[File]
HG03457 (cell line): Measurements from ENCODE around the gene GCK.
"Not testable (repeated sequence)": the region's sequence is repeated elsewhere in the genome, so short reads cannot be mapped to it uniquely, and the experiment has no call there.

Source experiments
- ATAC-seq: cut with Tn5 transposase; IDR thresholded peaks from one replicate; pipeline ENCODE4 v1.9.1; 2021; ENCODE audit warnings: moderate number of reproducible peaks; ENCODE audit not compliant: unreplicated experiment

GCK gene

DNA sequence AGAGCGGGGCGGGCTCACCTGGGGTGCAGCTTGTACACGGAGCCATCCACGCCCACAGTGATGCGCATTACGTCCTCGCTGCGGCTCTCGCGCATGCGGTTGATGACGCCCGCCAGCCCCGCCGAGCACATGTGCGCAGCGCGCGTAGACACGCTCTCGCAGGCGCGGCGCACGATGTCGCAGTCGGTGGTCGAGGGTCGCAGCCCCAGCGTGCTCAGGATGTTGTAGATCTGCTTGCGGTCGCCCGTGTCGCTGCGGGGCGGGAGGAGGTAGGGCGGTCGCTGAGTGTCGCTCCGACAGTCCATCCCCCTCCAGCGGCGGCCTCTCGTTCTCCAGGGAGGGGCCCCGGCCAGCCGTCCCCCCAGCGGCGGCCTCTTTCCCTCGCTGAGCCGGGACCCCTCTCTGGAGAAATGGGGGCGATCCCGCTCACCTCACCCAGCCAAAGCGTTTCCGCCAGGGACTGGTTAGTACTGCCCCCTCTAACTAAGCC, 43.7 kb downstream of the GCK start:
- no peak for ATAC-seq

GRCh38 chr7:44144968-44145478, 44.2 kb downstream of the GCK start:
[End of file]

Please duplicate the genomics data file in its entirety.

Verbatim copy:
HG03457 (cell line): Measurements from ENCODE around the gene GCK.
"Not testable (repeated sequence)": the region's sequence is repeated elsewhere in the genome, so short reads cannot be mapped to it uniquely, and the experiment has no call there.

Source experiments
- ATAC-seq: cut with Tn5 transposase; IDR thresholded peaks from one replicate; pipeline ENCODE4 v1.9.1; 2021; ENCODE audit warnings: moderate number of reproducible peaks; ENCODE audit not compliant: unreplicated experiment

GCK gene

DNA sequence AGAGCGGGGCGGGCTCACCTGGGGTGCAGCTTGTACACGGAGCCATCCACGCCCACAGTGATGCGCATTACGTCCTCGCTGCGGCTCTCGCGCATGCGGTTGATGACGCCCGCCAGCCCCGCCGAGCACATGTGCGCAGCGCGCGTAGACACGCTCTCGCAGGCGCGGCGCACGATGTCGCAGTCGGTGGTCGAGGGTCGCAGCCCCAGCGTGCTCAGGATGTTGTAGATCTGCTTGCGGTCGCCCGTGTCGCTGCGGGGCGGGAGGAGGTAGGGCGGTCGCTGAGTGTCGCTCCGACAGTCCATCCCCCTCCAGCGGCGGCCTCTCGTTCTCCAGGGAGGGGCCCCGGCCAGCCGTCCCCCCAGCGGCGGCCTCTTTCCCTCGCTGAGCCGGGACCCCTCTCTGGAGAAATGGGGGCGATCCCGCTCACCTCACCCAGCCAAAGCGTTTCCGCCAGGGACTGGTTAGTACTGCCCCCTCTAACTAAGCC, 43.7 kb downstream of the GCK start:
- no peak for ATAC-seq

GRCh38 chr7:44144968-44145478, 44.2 kb downstream of the GCK start: